Dr. Anderson Sungmin Yoon, DSW, LCSW-R, came to The Child Center of NY in 2003 as a program manager and behavioral health specialist, serving in a variety of capacities — culminating in Dr. Yoon being named the Vice President of Integrated and Value-Based Care last summer.
Dr. Yoon’s latest project — creating a Family Assessment tool to measure outcomes and connect clients with the full range of services available to them — has been a labor of love, and the accolades for such revolutionary work continue to build. Mayor Bill de Blasio recently appointed Dr. Yoon as a member of The New York City Department of Health and Mental Hygiene Substance Abuse Subcommittee and the Municipal Drug Strategy Advisory Council, and in June 2018 Dr. Yoon will join Harvard Medical School’s Global Clinical Scholars Research Training Program.
Tell us about you — your childhood… how you were called to your line of work today.
By living with parents with six children in one of the most impoverished rural farming counties in South Korea, I always wanted to get out of my hometown and pursue economic stability. After graduating from Yonsei University in Seoul, South Korea, I found my first job at a global company, LG-Caltex Oil Corporation. However, reflecting on my struggles with poverty and discrimination, I naturally developed an affinity for social work and behavioral health science. Consequently, my primary career objectives evolved into helping disadvantaged persons with behavioral issues and other socioeconomic problems. After submitting a resignation to LG, I became a social worker at a family counseling and welfare center in Seoul, and then I came to the United States to study at the Silberman School of Social Work at Hunter College [followed by a doctorate in clinical social work from the University of Pennsylvania].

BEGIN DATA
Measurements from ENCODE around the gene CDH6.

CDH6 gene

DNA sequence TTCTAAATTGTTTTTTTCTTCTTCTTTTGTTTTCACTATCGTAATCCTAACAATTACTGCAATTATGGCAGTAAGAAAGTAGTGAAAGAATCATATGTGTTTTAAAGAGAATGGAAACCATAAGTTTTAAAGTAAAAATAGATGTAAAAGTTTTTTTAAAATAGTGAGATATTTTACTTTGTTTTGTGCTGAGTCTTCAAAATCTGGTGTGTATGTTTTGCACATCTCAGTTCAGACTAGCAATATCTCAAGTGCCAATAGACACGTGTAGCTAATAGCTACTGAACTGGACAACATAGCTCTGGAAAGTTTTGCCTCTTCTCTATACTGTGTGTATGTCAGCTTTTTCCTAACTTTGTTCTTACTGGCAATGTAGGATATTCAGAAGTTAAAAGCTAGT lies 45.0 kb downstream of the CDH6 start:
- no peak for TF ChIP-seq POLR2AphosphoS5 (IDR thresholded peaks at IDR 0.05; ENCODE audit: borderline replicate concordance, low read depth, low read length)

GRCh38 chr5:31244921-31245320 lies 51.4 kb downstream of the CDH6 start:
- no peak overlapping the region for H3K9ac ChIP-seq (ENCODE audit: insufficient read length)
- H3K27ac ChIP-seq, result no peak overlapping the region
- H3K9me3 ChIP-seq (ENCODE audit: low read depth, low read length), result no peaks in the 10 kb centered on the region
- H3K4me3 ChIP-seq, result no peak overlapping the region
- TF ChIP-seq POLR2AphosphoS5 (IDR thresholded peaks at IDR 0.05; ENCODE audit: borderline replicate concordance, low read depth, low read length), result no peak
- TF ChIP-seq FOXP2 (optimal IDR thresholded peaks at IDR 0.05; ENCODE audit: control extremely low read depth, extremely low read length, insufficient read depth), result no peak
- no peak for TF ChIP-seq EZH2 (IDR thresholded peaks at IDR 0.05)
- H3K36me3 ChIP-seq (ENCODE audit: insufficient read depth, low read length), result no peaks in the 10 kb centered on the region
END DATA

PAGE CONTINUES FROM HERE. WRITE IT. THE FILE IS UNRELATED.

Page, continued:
What led you to The Child Center of NY?
After graduating Silberman School with an MSW, I wanted to practice social work at a mainstream behavioral health organization before I returned to South Korea. I also wanted to serve my fellow Korean and Asian immigrants who desperately needed social work services. So in 2003 I found a position at the Asian Outreach Program of the Queens Child Guidance Center (the former name of The Child Center of NY). Since then, I have been serving as a psychiatric social worker, assistant project director, project director, director, and currently VP. I have professionally grown up with The Child Center of NY.
Please speak about your responsibilities at The Child Center.